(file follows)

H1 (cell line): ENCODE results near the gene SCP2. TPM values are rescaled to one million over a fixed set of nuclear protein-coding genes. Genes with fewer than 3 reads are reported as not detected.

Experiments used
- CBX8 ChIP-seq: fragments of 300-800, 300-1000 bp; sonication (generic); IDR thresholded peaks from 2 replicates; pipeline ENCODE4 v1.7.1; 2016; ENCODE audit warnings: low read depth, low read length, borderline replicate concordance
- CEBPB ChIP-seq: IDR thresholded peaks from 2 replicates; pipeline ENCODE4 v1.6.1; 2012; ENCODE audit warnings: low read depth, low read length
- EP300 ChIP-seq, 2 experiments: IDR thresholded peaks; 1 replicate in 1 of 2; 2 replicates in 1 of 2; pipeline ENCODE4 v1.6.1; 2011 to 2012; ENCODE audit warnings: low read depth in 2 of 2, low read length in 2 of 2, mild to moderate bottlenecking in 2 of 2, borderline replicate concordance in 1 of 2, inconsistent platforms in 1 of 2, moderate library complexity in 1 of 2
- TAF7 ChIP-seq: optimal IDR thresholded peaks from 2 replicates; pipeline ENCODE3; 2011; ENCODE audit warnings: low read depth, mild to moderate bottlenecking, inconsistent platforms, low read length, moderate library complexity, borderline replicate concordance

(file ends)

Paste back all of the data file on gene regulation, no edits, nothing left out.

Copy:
H1 (cell line): ENCODE results near the gene SCP2. TPM values are rescaled to one million over a fixed set of nuclear protein-coding genes. Genes with fewer than 3 reads are reported as not detected.

Experiments used
- CBX8 ChIP-seq: fragments of 300-800, 300-1000 bp; sonication (generic); IDR thresholded peaks from 2 replicates; pipeline ENCODE4 v1.7.1; 2016; ENCODE audit warnings: low read depth, low read length, borderline replicate concordance
- CEBPB ChIP-seq: IDR thresholded peaks from 2 replicates; pipeline ENCODE4 v1.6.1; 2012; ENCODE audit warnings: low read depth, low read length
- EP300 ChIP-seq, 2 experiments: IDR thresholded peaks; 1 replicate in 1 of 2; 2 replicates in 1 of 2; pipeline ENCODE4 v1.6.1; 2011 to 2012; ENCODE audit warnings: low read depth in 2 of 2, low read length in 2 of 2, mild to moderate bottlenecking in 2 of 2, borderline replicate concordance in 1 of 2, inconsistent platforms in 1 of 2, moderate library complexity in 1 of 2
- TAF7 ChIP-seq: optimal IDR thresholded peaks from 2 replicates; pipeline ENCODE3; 2011; ENCODE audit warnings: low read depth, mild to moderate bottlenecking, inconsistent platforms, low read length, moderate library complexity, borderline replicate concordance